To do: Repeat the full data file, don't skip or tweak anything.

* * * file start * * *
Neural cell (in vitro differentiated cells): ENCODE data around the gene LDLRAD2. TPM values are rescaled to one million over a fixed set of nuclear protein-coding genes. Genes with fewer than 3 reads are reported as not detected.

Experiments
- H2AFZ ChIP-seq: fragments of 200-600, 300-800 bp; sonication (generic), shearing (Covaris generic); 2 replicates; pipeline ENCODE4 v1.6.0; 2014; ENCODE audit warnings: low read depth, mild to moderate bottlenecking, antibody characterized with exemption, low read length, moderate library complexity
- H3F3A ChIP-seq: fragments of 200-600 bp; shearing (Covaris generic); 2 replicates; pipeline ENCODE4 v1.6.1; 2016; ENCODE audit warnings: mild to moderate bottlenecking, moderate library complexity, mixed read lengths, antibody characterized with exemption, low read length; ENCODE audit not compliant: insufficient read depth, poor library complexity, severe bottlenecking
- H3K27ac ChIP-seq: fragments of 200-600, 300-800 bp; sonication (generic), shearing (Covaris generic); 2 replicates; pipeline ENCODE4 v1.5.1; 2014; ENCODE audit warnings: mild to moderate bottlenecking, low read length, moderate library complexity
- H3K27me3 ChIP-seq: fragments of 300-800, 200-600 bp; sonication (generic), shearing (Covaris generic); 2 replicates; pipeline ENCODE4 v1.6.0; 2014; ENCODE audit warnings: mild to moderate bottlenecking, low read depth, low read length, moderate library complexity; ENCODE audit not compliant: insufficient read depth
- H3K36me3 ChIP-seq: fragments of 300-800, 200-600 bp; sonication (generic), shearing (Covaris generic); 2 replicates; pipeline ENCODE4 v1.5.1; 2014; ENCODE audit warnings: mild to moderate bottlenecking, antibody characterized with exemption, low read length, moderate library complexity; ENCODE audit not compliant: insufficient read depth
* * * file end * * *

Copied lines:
Neural cell (in vitro differentiated cells): ENCODE data around the gene LDLRAD2. TPM values are rescaled to one million over a fixed set of nuclear protein-coding genes. Genes with fewer than 3 reads are reported as not detected.

Experiments
- H2AFZ ChIP-seq: fragments of 200-600, 300-800 bp; sonication (generic), shearing (Covaris generic); 2 replicates; pipeline ENCODE4 v1.6.0; 2014; ENCODE audit warnings: low read depth, mild to moderate bottlenecking, antibody characterized with exemption, low read length, moderate library complexity
- H3F3A ChIP-seq: fragments of 200-600 bp; shearing (Covaris generic); 2 replicates; pipeline ENCODE4 v1.6.1; 2016; ENCODE audit warnings: mild to moderate bottlenecking, moderate library complexity, mixed read lengths, antibody characterized with exemption, low read length; ENCODE audit not compliant: insufficient read depth, poor library complexity, severe bottlenecking
- H3K27ac ChIP-seq: fragments of 200-600, 300-800 bp; sonication (generic), shearing (Covaris generic); 2 replicates; pipeline ENCODE4 v1.5.1; 2014; ENCODE audit warnings: mild to moderate bottlenecking, low read length, moderate library complexity
- H3K27me3 ChIP-seq: fragments of 300-800, 200-600 bp; sonication (generic), shearing (Covaris generic); 2 replicates; pipeline ENCODE4 v1.6.0; 2014; ENCODE audit warnings: mild to moderate bottlenecking, low read depth, low read length, moderate library complexity; ENCODE audit not compliant: insufficient read depth
- H3K36me3 ChIP-seq: fragments of 300-800, 200-600 bp; sonication (generic), shearing (Covaris generic); 2 replicates; pipeline ENCODE4 v1.5.1; 2014; ENCODE audit warnings: mild to moderate bottlenecking, antibody characterized with exemption, low read length, moderate library complexity; ENCODE audit not compliant: insufficient read depth